It is our pleasure to present the very best of our authors featuring in our Foreign Rights Catalogue on the Web (still in the stage of development). You will be able to find presentations in English of their works and a sample translation of the text.
If you are interested in receiving any information about one of our titles, send us an e-mail and we will gladly reply as quickly as possible.
The Palisander Guitar follows the story of five women who are connected by a magical guitar made of palisander wood. The destiny of each woman is unravelled as we follow the guitar from the seed to tree, crafting of the guitar and finally playing it on the stage. Although these women are temporally and spatially remote from each other, their stories are intertwined. Asha belongs to a tribe of travellers that are expelled from the community, Ruza is a wife of a woodcutter who decides to enter the forbidden forest in order to save her family, Sirotica lives with a guitar builder who wants to use palisander guitar as a dowry to marry her, Gabrijela is a muse to artists in a passionate relationship with a composer, Petra is a famous guitar player who gets pregnant and has to decide whether to keep the baby or not. This is a story about motherhood, nature and birthing of an art piece.
Kristina Gavran writes short stories, novels and theatre plays. Her play ‘Ready’ was awarded first prize Marin Drzic by Croatian Ministry of Culture and has premiered in z/k/m theatre in Zagreb. She also writes plays for children; ‘Corruptivitis in the Mousetown’, ‘The Boy who Sought a Kite’, ‘Sonata for the Rubbish bin’ won awards and were produced in Croatian theatres and by Croatian National Radio.
Disput published Kristina’s first book in 2016; Rain in India, Summer in Berlin collects short stories around the theme of travelling and migration. The Palisander Guitar was her first novel, published in 2018; it was in the finals of the t-portal award and got prestigious ‘Mirko Kovac’ award.
Kristina lives in England; she is a doctoral researcher at the University of Loughborough, exploring the true-life storytelling performance. Her first play written in English was ‘Pepper and Honey’ produced by Notnow Collective in 2019 and supported by Arts Council England. The show is successfully touring around the UK from London, to Edinburgh and Birmingham.
Fafarikul is a collection of about a hundred short stories, anecdotes and recollections. What they all have in common is the narrator’s willingness to speak without reserve or mercy about the weaknesses, first and foremost her own, but also about the fears, flaws, mistakes and wrong turns which most readers may recognize as their own. At times the literary dimension of the writings cedes prominence to factual narration, while at other times the noting of facts (names, toponyms, dates) is used merely as material for constructing fiction.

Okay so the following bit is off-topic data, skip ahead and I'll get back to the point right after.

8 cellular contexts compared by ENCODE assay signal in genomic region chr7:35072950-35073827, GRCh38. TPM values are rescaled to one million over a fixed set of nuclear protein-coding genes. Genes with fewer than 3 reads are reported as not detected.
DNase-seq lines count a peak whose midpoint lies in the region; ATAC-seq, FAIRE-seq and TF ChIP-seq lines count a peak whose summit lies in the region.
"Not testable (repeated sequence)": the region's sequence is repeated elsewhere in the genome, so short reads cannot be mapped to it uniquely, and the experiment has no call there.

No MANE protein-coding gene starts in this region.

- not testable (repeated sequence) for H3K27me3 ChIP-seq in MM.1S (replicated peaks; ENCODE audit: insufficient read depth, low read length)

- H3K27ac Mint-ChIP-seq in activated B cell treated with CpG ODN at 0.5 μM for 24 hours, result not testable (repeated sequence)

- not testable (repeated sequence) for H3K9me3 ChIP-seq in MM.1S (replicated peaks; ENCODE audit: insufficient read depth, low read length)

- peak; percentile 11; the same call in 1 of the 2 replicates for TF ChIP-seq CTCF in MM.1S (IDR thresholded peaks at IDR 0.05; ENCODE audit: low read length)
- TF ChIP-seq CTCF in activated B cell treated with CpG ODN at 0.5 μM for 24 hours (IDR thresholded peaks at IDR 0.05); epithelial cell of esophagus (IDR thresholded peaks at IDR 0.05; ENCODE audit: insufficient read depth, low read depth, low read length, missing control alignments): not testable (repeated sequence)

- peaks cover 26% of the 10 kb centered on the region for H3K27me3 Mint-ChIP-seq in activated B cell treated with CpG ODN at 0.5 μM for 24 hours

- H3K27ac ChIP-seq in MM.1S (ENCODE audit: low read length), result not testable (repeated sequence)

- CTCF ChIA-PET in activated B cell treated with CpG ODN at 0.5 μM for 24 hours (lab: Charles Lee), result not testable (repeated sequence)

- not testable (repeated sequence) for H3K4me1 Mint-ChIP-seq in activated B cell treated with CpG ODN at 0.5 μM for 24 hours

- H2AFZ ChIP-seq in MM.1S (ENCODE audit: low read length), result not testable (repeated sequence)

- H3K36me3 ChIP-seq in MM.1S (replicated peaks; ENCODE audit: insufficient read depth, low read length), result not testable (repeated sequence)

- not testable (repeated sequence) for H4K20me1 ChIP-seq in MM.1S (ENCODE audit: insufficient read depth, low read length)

Although they are written in first person, the texts included in this collection – be they imbued with humour or with melancholy – focus equally on the author’s “I” and on others. The choice of subject-matter and the psychological axes around which the stories are structured combine the particular and the general, the unique and the repetitive, the individual and the collective.
The accessible, playful and non-criptically written texts are limited by only one imperative: the need to narrate, i.e. to transform the brevity, transience and porosity of events, emotions and human interrelations into stories, thus enabling them to last even when the material of which they were built no longer exists in reality.
Fafarikul can be read as a record of invented recollections, a catalogue of unwritten letters, an archive of torn out inscriptions, an album of sketches for portraits drawn with words. The author and the narrator do not have much in common, but there is one thing which they agree upon: everything that has been written no longer belongs to either of them, but to the reader.
It is she who reads the story that is its master.
Fafarikul has been very well received by literary critics and readers alike, it is the book that was written about and talked about the most in 2020, and it is likely to be a point of reference for many years to come.
Đurđica Čilić was born in 1975 in Livno, Bosnia and Herzegovina, and grew up in Vitez. She is a senior lecturer at the Department for Polish Language and Literature at the Faculty of Humanities, University of Zagreb, and she conducts courses in Polish literature, translating and theory of literature. In 2010 she obtained the doctor’s degree with the thesis entitled “Author Formation in the Poetry of Czeslaw Milosz and Tadeusz Rozewicz”. She writes scientific articles on Polish literature of the 19th and 20th centuries, as well as literary reviews, and she translates from the Polish language, poetry in particular.